- 11 Reviews
- 179 Likes
Alacritty is the result of frustration with existing terminal emulators. Using vim inside tmux in many terminals was a particularly bad experience. None of them were ever quite fast enough. Even so, Linux does have some decent alternatives. For example, urxvt and st give good experiences. The major downside with those options is difficulty of configuration and inability to run on non-X11 platforms. The options for macOS are particularly slow–especially with a full-screen terminal on a 4k monitor. None of these terminals are cross-platform–they are usually married to the windowing and font rendering APIs of their native platform.
Alacritty aims to address these issues. The project’s architecture and features are guided by a set of values:
Correctness: Alacritty should be able to properly render modern terminal applications like tmux and vim. Glyphs should be rendered properly, and the proper glyphs should be displayed.
Performance: Alacritty should be the fastest terminal emulator available anywhere.
Appearance: Alacritty should have beautiful font rendering and look fantastic on all supported platforms.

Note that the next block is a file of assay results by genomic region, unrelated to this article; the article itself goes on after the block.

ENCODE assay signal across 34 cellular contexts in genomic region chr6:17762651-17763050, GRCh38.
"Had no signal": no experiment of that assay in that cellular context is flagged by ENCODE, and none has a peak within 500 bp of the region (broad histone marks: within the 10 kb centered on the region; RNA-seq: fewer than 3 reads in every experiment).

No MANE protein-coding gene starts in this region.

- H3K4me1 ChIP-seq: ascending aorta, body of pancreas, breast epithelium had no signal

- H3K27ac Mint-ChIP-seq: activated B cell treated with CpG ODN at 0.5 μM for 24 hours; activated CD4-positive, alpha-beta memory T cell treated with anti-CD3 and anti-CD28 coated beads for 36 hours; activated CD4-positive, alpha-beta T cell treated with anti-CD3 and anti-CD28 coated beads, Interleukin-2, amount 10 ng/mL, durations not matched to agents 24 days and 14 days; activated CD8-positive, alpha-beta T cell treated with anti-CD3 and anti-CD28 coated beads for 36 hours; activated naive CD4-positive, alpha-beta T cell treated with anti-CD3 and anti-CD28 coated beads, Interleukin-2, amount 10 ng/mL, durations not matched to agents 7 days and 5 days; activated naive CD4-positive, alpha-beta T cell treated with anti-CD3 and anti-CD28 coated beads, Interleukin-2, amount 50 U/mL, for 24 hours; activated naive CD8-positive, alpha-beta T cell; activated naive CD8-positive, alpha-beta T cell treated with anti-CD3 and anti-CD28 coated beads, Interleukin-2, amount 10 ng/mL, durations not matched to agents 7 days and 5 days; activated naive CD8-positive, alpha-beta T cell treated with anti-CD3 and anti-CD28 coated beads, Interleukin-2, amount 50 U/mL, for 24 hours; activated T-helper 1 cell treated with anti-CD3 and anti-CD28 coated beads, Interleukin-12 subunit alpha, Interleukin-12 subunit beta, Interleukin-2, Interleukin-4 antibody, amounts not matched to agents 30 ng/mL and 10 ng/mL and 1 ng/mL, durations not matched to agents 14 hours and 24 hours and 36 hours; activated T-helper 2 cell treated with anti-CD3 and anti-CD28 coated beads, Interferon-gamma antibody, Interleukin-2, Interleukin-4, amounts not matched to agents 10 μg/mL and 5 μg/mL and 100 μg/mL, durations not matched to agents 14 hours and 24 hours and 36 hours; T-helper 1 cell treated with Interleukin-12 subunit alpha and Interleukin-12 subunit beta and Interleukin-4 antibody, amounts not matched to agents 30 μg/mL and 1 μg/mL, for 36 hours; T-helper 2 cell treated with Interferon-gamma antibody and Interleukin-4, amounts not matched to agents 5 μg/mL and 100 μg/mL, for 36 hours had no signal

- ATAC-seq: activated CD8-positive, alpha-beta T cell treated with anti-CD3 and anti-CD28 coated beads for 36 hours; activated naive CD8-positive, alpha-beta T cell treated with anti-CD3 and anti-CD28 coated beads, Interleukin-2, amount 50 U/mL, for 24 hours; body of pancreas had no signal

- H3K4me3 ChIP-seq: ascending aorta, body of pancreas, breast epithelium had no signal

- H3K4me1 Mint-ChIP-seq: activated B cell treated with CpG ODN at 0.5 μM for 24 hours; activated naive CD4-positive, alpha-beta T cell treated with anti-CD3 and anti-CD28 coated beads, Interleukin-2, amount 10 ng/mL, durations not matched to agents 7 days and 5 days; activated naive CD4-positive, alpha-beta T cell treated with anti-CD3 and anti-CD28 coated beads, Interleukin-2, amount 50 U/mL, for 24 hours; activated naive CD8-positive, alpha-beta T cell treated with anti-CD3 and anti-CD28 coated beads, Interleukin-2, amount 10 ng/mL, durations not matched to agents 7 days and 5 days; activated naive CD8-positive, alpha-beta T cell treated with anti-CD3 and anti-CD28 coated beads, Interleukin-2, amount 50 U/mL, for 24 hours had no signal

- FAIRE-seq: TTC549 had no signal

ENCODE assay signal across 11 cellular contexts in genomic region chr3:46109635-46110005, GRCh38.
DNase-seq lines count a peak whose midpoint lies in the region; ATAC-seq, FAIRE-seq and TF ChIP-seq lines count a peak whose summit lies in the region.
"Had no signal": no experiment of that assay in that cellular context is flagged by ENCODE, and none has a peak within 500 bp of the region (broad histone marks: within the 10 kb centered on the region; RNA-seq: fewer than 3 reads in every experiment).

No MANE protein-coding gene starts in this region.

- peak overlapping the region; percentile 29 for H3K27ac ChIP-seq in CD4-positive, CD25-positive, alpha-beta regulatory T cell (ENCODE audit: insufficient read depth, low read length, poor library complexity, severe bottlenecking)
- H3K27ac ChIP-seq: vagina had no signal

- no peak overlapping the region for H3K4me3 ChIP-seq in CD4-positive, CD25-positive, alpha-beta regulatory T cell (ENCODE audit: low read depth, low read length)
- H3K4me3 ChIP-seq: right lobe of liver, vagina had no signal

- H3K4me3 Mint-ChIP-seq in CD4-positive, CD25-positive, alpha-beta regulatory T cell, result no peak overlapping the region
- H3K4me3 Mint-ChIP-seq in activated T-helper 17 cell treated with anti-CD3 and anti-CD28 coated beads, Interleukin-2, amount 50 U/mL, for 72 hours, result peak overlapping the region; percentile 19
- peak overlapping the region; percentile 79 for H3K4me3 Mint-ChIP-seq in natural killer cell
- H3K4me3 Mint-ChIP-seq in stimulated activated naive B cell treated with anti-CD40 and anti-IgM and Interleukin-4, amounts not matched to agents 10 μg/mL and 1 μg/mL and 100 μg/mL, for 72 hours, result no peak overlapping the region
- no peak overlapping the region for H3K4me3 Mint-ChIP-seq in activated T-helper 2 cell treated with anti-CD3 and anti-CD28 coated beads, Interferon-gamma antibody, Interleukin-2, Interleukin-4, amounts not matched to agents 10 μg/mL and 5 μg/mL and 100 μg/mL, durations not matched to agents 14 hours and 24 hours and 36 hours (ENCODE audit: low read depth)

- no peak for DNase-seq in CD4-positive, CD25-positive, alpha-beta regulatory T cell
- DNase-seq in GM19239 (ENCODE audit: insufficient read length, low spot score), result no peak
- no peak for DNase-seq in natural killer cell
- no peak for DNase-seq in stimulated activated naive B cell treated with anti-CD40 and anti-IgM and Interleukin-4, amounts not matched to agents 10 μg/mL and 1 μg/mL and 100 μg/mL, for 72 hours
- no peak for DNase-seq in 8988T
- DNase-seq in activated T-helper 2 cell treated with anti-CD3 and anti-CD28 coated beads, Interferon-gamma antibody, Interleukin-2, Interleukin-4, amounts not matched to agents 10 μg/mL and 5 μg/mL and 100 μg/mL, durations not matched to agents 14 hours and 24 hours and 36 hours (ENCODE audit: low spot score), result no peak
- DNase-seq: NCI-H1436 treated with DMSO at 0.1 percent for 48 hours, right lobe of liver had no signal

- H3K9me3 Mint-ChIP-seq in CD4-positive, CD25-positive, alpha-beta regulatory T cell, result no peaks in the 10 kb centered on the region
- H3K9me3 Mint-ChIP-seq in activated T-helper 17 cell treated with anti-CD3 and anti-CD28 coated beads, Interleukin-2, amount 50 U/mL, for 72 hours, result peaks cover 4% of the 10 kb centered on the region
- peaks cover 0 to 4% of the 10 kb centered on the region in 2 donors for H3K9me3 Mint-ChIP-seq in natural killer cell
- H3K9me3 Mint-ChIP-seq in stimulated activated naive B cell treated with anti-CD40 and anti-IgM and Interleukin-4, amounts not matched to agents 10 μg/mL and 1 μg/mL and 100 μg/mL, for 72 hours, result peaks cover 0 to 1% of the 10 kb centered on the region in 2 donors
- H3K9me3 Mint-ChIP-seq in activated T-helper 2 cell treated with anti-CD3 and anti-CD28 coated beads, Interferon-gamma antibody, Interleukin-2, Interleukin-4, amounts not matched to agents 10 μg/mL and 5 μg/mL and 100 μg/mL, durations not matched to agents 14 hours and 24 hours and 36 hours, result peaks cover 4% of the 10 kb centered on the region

Simplicity: Alacritty should be conservative about which features it offers. As we’ve learned from past terminal emulators, it’s far too easy to become bloated. st taught us that it doesn’t need to be that way. Features like GUI-based configuration, tabs and scrollback are unnecessary. The latter features are better provided by a terminal multiplexer like tmux.
Portability: Alacritty should support major operating systems including Linux, macOS, and Windows.
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Still missing some essntial functionality in my book, such as tabs. Using a screen multiplexer or tiled window manager is not always an option.
I don't notice much of a difference between Alacritty and XTerm in terms of performance (however the difference between Konsole and the likes is huge).
It's superb for tmux usage, since it does not have keyboard shortcuts taken or even the top menu taking screen space (alt button is free too).
I would still like a menu on right click or something though out since configurations will be mainly done by modifying text files instead of a GUI like in other terminal emulators.
Fast, customizable, simple, light
So far so good. Very fast!
Blazingly fast, very portable, very KISS (just does the thing), done in Rust (easy to read and hack, zero-cost abstractions, etc)